For Polish photographer Michal Siarek, the quest to depict Macedonia’s obsession with Alexander the Great started with an image: the construction of a 25-metre tall figure of a warrior on horseback towering above Skopje. It was the first thing he saw in the city and, as he later found out, one of many newly created references to the mythical heritage of the great leader. From that point he embarked on a five-year-long journey to explore Macedonia’s conflicted identity and troubled political situation.
Siarek first had the idea of creating a project about the rise of Macedonia's cult of Alexander the Great in 2010, when the government began its campaign to bring the historical figure back on to the national agenda. “I was 21 back then and didn’t know yet how to cover the topic,” he remembers. “I knew about the conflict with Greece over the country’s name and heritage but it took me at least a year of research to clarify that Macedonians had not much in common with Alexander. The pursuit of nobility is now turning the country into an authoritarian regime. I was interested and attracted by the scale of how they erect monuments that are hollow inside, everything being made from concrete and poor materials. Although they claim that they are to remain for many years, they are actually hollow and superficial.”
The more Siarek explored the topic the more he began to realise that the obsession with Alexander was not just an attempt to fill an ideological void, but also the reason for Macedonia's growing isolation. “The monuments of Alexander reignited the conflict with Greece. Everything was solved in the late 1990s between Macedonia and Greece, the name of the country settled as the Former Yugoslav Republic of Macedonia, which allowed Macedonia to be internationally present. But then a new populist government made the decision to erect this monument. The monument is called Warrior on a Horse, and though it's not officially Alexander it still reignited the whole conflict. Right now this new Greek- and Roman-looking architecture is almost collapsing having been destroyed by protesters.”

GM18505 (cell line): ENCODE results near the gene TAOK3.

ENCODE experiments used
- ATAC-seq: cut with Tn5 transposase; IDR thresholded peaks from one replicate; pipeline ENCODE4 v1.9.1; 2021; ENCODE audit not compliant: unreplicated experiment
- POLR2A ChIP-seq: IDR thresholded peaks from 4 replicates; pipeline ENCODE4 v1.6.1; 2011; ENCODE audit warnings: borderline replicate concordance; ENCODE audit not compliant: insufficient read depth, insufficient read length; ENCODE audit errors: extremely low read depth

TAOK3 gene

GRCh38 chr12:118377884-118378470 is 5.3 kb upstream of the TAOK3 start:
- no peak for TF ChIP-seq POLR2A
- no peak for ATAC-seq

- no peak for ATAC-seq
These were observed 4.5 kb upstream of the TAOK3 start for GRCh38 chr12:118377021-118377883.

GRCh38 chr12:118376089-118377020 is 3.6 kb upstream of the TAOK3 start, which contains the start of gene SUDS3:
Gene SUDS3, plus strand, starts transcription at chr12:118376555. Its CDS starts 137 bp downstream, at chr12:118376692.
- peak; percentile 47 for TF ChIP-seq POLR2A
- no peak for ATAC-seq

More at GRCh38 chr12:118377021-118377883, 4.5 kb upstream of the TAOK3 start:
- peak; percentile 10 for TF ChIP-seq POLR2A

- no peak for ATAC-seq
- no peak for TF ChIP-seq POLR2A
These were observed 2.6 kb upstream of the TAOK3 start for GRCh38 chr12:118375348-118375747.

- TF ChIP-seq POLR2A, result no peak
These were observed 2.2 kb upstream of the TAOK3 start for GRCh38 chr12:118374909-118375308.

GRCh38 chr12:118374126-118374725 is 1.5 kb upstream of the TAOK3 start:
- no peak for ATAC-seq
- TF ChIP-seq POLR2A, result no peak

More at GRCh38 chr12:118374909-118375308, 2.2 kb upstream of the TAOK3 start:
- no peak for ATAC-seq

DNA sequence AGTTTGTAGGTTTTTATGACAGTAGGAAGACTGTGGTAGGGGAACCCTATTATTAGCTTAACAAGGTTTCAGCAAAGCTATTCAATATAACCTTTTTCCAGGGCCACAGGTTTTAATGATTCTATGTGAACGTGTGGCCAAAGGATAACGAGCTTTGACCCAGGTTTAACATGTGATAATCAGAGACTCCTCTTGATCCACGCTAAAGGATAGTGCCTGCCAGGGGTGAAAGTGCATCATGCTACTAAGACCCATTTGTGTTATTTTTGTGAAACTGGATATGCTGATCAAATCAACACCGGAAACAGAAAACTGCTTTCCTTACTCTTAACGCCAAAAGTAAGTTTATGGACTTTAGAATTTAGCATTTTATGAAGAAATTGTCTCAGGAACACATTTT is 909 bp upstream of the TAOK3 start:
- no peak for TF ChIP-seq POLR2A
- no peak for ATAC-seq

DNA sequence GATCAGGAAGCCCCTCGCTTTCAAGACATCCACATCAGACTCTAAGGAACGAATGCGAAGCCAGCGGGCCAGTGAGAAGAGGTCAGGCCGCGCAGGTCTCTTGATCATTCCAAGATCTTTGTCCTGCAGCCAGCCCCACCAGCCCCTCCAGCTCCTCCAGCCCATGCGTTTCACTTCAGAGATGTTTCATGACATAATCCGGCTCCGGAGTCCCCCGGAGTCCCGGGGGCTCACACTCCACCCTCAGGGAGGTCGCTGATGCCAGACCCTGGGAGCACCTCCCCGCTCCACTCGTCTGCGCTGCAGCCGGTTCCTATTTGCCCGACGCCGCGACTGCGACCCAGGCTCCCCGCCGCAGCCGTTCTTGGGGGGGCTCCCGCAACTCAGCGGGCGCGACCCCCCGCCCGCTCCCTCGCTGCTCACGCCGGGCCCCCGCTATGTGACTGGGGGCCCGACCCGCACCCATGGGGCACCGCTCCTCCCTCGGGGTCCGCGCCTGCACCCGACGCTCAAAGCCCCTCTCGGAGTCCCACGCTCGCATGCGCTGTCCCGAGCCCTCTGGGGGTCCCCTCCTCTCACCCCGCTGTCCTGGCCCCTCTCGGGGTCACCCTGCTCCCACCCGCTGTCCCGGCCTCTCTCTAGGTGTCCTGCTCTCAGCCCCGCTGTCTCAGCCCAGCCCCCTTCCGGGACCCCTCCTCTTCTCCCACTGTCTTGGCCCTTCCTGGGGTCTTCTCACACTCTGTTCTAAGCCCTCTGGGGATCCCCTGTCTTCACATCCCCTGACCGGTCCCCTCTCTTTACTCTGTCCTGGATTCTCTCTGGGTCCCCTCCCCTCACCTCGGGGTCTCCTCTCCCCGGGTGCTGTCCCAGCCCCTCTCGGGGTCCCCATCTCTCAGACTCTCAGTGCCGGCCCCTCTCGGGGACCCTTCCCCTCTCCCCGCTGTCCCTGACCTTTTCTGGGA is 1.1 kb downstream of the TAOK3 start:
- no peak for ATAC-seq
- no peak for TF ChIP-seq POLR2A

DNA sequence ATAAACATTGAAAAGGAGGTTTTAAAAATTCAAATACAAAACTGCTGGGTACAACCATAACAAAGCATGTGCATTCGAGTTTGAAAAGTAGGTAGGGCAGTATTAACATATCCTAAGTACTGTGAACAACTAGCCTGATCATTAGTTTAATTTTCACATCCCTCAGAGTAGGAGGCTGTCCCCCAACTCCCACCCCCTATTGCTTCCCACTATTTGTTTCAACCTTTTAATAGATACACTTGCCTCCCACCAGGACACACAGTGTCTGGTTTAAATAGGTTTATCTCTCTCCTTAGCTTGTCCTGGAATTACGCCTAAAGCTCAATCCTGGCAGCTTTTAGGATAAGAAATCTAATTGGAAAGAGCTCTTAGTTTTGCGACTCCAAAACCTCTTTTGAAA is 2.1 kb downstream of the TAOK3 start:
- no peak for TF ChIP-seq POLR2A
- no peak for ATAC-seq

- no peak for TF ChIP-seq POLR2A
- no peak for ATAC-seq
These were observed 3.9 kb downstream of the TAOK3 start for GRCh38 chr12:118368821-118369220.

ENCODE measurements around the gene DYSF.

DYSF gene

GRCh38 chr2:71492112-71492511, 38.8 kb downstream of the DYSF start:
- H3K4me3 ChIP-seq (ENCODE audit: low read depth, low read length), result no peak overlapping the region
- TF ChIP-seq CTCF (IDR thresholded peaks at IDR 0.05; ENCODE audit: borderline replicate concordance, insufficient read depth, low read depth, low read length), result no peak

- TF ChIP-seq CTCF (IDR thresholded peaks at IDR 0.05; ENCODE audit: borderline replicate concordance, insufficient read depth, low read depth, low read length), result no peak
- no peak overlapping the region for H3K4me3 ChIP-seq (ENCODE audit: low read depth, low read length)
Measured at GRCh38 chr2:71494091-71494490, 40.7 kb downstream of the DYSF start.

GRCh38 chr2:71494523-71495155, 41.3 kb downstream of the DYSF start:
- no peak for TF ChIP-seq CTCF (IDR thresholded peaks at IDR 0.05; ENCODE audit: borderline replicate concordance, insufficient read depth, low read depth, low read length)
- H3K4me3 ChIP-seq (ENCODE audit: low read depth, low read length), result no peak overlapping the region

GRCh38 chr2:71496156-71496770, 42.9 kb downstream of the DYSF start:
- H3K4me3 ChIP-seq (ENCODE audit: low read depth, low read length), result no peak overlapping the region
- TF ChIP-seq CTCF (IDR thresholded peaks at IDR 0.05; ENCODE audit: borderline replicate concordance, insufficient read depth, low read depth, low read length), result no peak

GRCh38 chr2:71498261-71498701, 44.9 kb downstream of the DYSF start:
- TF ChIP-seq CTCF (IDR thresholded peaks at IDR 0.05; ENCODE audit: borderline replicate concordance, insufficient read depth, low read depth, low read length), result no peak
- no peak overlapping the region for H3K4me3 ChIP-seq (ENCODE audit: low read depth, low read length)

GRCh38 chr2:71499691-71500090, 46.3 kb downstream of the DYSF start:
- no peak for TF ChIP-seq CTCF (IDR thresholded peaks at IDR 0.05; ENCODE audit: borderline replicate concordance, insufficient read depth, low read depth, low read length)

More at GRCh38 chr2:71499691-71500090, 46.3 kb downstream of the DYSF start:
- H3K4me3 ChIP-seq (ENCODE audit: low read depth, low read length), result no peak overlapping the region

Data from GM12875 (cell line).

Siarek's perspective on this formation of national identity is distant. He captures the grand scale and detail of these new monumental buildings on a large-format camera, revealing the theatrical nature of these crumbling settings. You can almost smell the fresh concrete and can tell that the Roman shields are made of plastic. For Siarek, these props are poor cover for the crisis unveiling in the country. “Macedonia is torn apart by ethnic hatred and is very poor as a result. It's not able to negotiate joining either the EU or Nato. There is a constant fear that its neighbours could claim its land. There is a lot of uncertainty,” he says. “With my project I wanted to show that the history of the region is not running in straight lines, but more like concentric circles — the situation for the last two years in Macedonia reminds me so much of the beginning of the war in Kosovo.”
In the end, the story the photographer wanted to tell transcends time and place and deals with human history as a whole, the geopolitical nature of conflict and the foundation of modern Europe. “The story I wanted to tell goes beyond Alexander the Great and Macedonia,” he said. “It’s about rewriting or classifying history, rebuilding artefacts and questioning who owns antiquity and what legitimises the modern nation.”
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